HOW TO CREATE A BUTTERFLY FRIENDLY GARDEN

HOW TO CREATE A BUTTERFLY FRIENDLY GARDEN

There have been many articles on how to attract butterflies to your garden which just list certain plants, but in truth it is a little more complicated than that. In order to create a true butterfly friendly garden you need to understand the life cycle that starts with a caterpillar and eventually produces the winged insect. Each stage of the cycle involves different plants for food and habitat. Recently Margaret Roach from A Way To Garden? interviewed Matthew Shepherd the co-author of “Gardening for Butterflies” and you can read an extract below. You can also enter a competition to win a copy of the book.

Q. The first butterfly to flutter through my garden this spring, as ever, was the cabbage white, maybe not my favorite since it spells potential trouble in the cabbage patch?but quickly came the charming little blue spring azure, and the bigger mourning cloak, and I even saw a very early tiger swallowtail in April.
But seeing butterflies doesn?t mean all is OK, does it? I thought we could do a quick scene-setter on why butterflies are in trouble, and why we want to care about gardening for butterflies?
A. Butterflies are one of those insects that at first glance seem to be everywhere. You mentioned the cabbage white, which seems to crop up early in the year, and there are enough of them around to be potentially a pest.
Often we don?t stop and think of the state of the butterfly, or the health of them. But there is an increasing amount of evidence that not only the rare butterflies?those species that mainly live on a mountaintop, or on some distant prairie?but those butterflies we expect to see in our garden, ones that fly across our neighborhoods, are actually beginning to decline. There are fewer and fewer of them. But often we don?t notice because we still see them, and we haven?t stopped to think. But we?re just seeing fewer of them, or it will be a week between sightings, for example.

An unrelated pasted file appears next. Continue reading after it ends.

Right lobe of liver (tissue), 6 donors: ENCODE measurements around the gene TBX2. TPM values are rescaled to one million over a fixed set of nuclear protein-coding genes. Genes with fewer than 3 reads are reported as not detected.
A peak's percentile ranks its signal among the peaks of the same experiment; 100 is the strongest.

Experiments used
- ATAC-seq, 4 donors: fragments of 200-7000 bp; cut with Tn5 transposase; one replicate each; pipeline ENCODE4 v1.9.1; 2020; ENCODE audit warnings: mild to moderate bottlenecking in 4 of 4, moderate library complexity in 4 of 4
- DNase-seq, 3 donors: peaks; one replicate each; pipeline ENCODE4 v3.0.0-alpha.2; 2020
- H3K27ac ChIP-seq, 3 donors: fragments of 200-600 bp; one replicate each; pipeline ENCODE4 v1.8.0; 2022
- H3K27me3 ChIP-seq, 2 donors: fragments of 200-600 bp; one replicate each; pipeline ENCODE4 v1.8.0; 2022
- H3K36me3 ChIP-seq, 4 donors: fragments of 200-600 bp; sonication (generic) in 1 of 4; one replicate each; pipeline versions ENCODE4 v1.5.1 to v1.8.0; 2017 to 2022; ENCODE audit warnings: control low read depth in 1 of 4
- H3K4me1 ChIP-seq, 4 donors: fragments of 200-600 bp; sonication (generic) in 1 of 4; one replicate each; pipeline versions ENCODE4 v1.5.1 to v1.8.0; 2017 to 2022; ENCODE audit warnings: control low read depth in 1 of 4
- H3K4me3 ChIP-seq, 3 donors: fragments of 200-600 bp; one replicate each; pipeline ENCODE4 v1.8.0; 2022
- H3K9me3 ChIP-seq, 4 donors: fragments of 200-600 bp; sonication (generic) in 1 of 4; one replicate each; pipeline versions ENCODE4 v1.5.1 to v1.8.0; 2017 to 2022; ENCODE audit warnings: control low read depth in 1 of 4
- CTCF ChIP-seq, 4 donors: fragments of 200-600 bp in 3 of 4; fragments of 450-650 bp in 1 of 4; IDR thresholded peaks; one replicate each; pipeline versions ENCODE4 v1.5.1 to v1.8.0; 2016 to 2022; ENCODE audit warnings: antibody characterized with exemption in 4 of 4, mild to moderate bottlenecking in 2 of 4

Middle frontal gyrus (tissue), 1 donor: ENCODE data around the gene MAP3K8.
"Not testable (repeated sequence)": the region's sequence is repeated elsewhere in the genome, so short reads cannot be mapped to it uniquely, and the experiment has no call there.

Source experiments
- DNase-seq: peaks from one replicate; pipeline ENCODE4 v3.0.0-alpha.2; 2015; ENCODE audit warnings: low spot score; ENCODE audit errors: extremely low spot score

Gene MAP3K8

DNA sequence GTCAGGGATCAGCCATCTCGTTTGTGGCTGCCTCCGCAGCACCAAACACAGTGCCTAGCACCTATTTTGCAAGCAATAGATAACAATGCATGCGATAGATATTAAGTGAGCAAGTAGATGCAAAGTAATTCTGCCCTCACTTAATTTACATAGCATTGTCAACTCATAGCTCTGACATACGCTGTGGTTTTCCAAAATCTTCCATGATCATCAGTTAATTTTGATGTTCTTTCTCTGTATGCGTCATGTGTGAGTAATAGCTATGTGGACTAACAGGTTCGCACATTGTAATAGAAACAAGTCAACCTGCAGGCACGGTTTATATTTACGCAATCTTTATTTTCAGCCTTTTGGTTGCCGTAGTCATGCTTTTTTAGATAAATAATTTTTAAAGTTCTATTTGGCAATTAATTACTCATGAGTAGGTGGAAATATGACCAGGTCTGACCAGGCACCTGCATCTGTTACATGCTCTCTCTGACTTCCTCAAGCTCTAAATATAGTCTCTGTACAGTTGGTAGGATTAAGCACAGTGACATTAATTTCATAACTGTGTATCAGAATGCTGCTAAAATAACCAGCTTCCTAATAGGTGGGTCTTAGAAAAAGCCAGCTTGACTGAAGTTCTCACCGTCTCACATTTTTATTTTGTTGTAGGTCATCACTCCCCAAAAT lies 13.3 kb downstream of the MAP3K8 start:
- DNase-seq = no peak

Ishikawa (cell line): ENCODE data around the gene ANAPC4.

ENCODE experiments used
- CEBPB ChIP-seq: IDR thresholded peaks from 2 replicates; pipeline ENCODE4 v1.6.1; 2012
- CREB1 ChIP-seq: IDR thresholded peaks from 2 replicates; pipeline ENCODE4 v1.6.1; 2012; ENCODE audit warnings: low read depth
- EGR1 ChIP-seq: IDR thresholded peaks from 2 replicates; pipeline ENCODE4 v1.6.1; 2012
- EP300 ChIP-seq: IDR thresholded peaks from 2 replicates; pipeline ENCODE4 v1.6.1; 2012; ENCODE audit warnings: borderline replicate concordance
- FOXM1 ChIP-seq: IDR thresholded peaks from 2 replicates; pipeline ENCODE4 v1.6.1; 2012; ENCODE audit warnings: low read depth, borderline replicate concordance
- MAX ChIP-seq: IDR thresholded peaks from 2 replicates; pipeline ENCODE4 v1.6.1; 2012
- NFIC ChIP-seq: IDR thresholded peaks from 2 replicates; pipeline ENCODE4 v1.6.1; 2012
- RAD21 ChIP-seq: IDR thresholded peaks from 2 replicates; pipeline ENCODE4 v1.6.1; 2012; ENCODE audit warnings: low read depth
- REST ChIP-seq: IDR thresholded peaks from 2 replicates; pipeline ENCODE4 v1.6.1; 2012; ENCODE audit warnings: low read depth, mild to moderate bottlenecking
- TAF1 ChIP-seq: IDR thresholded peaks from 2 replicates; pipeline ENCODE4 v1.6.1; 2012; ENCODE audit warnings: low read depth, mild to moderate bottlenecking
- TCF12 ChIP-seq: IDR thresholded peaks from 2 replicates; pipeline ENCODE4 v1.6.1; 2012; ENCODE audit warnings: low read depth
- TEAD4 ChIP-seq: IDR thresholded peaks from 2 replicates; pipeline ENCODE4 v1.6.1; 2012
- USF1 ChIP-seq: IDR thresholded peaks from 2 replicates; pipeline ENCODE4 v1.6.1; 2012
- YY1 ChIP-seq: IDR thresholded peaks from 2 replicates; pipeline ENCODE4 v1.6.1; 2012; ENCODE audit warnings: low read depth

So there are lots of things that are affecting this. One of them is just that these days we have ever-greater capacity to change our landscape. There?s the classic image of the bulldozer, and that?s what happening. New houses are going up; new businesses are needing factories and big box stores and all the other things we like to have around us as part of the convenience of our lives.
So the habitats are disappearing; the landscape is changing.
Q. And of course we have as a culture used chemicals for agriculture and other reasons that have impacted on many insects and other organisms.
A. Large areas of our landscapes are cultivated, are farmed. Those areas are inhospitable?they might look green, but there is not much out there to support a butterfly.
black swallowtail caterpillar closeupQ. One of the things people may not know is the life cycle of a butterfly.

A. The basic life cycle is the same for all butterflies. There?s an egg, and then the egg hatches into the caterpillar, and the caterpillar grows and actually goes through a number of stages, which are known as instars.
They can?t grow outside of their skin, so they have to molt. Each time they molt they become another instar, and get bigger and bigger.
It?s remarkable how quickly a caterpillar will grow. A monarch caterpillar, for example, in a matter of only a few weeks?we?re trying to work this out, how many times bigger it is at the end, when it?s big enough and about to pupate. It?s thousands of times bigger from when it comes out of that tiny little speck of an egg.
So the third stage in the life cycle is the chrysalis, when this little worm/grub-like chewing, plant-eating caterpillar disappears for awhile and it returns with wings, and it flies, and it drinks nectar, and it?s totally transformed. And then there?s the adult, which we often see as the butterfly?the adult is the fourth stage.
Different species need different things to complete this life cycle. One of the key components is the right kind of plants for the caterpillar to eat. It might vary from the monarch butterfly caterpillar, which eats milkweed, through a small skipper butterfly that eats grasses. There are many that will eat oak trees or willow trees or many different plants. [Above photo, black swallowtail caterpillar in Margaret?s garden.]

See more at A Way To Garden

And also The Ultimate Guide to Butterflies and How to Prevent Their Decline

I am a keen gardener and so created Garden Pics and Tips for people who love gardens and enjoy great pictures of plants and gardens. Also covered are practical tips on all aspects of gardening.

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